That’s not a perfect description, and on some issues, there are people on both sides who shift (just as, in better days, there were Republicans and Democrats in Congress and the state Legislature who moved to the middle on a few things.)
But overall, it’s a battle between two very different visions, and Arce and Ronen are on opposite sides.
I could point out again that Arce – in a slimy move that still makes my stomach turn – personally undermined an attempt at passing a police-accountability measure at the DCCC, and that he has the (indirect) support of the police union. But it’s more than that: Arce is the candidate of the people who side with the mayor and the real-estate industry and the tech titans.
He has a record in office. He was appointed to the DCCC by the former chair, Mary Jung, who is a lobbyist for the Board of Realtors. He has voted consistently with Jung and her allies – and against the progressives. That’s his right as a public official – but let’s at least be honest about it.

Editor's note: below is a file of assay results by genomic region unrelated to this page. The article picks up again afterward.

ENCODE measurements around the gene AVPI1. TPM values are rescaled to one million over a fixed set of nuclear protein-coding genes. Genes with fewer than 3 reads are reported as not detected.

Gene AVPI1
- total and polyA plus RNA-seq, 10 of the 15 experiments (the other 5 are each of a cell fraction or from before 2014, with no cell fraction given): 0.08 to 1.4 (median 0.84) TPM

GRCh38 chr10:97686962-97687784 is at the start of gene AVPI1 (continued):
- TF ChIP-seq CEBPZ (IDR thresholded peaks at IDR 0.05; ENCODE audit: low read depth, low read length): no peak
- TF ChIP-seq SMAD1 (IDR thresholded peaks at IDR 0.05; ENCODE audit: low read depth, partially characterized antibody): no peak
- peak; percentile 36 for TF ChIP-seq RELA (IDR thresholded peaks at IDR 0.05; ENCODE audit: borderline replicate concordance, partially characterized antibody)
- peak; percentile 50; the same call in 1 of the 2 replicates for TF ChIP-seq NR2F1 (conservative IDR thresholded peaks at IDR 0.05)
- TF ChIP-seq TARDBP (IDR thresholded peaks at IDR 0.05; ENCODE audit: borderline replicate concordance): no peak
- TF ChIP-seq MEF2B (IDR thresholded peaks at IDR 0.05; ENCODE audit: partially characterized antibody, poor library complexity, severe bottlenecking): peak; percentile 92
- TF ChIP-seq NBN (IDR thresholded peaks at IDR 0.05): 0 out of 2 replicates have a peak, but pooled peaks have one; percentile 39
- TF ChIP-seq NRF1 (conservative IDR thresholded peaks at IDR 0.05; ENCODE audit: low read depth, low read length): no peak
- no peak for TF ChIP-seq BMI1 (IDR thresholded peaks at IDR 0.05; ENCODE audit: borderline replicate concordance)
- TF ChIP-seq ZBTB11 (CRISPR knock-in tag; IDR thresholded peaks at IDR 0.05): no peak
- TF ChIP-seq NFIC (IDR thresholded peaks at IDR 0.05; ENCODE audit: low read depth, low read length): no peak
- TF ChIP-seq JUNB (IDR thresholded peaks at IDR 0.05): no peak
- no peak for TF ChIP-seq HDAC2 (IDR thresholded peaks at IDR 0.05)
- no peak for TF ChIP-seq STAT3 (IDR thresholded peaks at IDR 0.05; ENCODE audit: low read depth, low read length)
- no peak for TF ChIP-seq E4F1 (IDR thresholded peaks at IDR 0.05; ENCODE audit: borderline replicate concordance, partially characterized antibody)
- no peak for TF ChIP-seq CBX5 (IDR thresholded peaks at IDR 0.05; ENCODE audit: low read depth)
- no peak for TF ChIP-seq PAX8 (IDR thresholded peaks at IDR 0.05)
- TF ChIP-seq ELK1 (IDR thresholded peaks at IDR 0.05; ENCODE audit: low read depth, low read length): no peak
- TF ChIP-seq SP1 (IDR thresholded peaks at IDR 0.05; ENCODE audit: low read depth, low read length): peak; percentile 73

Campaign contributions and endorsements don’t tell you everything about a candidate. There are all sorts of reasons why people give to political campaigns; some donors are just personal friends of the candidate, and some are lobbyists who give to all sides to be sure they have access, and at the local level, it’s hard to imagine that any candidate who is raising amounts in the six figures can be “bought” by a $500 contribution. Endorsers play a lot of games, including returning favors (you supported me, now I will support you, even if I think you vote the wrong way on the key issues). In San Francisco, almost everyone gets some real-estate money, because the developers want to be sure that, no matter who wins, they aren’t cut out of the deal-making.
But if you look at the overall patterns, you can see a few things. If most of the real estate industry supports one candidate, it’s likely that the people in that line of work think that candidate will best represent their interests. If the more conservative politicians support a candidate, it’s most likely because they and their allies think that person will more likely support the causes and issues the care about.
As I said: There are exceptions everywhere. But there are also patterns.